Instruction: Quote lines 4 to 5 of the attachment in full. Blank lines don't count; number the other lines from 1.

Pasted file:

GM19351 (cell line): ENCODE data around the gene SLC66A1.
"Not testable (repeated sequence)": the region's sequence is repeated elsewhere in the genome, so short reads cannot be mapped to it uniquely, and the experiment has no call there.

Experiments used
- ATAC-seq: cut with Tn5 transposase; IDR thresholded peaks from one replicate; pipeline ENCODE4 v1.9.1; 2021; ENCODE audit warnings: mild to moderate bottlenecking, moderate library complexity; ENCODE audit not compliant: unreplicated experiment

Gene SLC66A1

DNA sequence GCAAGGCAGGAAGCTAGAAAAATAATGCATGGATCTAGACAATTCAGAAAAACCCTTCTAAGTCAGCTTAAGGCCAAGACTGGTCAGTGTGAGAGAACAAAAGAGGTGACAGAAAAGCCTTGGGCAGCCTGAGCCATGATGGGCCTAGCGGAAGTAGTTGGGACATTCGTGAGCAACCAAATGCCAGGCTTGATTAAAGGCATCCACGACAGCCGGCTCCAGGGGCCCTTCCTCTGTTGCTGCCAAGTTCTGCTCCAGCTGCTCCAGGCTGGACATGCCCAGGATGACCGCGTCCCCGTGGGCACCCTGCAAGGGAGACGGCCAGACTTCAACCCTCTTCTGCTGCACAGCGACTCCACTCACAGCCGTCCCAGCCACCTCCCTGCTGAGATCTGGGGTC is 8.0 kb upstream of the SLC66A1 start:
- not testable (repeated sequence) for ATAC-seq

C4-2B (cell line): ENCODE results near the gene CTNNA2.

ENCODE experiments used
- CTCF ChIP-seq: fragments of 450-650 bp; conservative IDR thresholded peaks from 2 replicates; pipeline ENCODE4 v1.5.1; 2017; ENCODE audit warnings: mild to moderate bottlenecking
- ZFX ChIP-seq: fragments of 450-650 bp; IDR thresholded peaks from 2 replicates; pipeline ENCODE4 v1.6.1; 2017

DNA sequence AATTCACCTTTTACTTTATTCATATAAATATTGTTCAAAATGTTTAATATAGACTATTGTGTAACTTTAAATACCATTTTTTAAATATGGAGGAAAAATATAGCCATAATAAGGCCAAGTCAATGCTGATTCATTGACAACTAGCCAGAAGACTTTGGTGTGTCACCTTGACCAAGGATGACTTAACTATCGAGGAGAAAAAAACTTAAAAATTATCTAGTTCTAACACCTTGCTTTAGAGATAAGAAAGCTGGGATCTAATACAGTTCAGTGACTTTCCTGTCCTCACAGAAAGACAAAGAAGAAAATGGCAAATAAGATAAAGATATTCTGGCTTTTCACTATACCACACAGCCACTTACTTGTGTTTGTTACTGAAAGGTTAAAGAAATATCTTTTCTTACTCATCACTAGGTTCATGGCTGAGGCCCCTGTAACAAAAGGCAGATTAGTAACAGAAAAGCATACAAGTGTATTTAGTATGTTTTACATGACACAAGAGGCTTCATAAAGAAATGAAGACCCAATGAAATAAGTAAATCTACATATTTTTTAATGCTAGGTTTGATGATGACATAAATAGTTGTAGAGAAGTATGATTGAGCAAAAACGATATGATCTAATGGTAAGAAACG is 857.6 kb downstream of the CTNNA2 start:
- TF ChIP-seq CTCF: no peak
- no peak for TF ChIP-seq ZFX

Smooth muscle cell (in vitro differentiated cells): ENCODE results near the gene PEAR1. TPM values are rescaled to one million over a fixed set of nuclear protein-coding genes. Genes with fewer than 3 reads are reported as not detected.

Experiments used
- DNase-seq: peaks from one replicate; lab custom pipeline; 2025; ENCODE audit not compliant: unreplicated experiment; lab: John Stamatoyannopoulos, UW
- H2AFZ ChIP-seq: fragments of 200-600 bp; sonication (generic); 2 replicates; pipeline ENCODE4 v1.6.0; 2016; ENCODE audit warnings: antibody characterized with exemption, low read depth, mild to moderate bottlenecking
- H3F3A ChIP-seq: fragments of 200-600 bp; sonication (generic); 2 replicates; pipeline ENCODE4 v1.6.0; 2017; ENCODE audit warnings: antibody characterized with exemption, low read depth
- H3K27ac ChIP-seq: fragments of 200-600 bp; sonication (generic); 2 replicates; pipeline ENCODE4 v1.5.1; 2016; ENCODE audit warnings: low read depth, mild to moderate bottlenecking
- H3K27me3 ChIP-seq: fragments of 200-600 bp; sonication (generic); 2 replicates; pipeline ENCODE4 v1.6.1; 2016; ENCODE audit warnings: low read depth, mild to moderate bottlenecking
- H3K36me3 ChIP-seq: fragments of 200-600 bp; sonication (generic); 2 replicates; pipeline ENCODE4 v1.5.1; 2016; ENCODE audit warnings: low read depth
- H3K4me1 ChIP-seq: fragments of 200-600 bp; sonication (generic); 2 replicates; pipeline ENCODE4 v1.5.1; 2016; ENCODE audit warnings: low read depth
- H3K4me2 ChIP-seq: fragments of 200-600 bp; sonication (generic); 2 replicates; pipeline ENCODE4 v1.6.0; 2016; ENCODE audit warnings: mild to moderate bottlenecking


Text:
- ATAC-seq: cut with Tn5 transposase; IDR thresholded peaks from one replicate; pipeline ENCODE4 v1.9.1; 2021; ENCODE audit warnings: mild to moderate bottlenecking, moderate library complexity; ENCODE audit not compliant: unreplicated experiment

Gene SLC66A1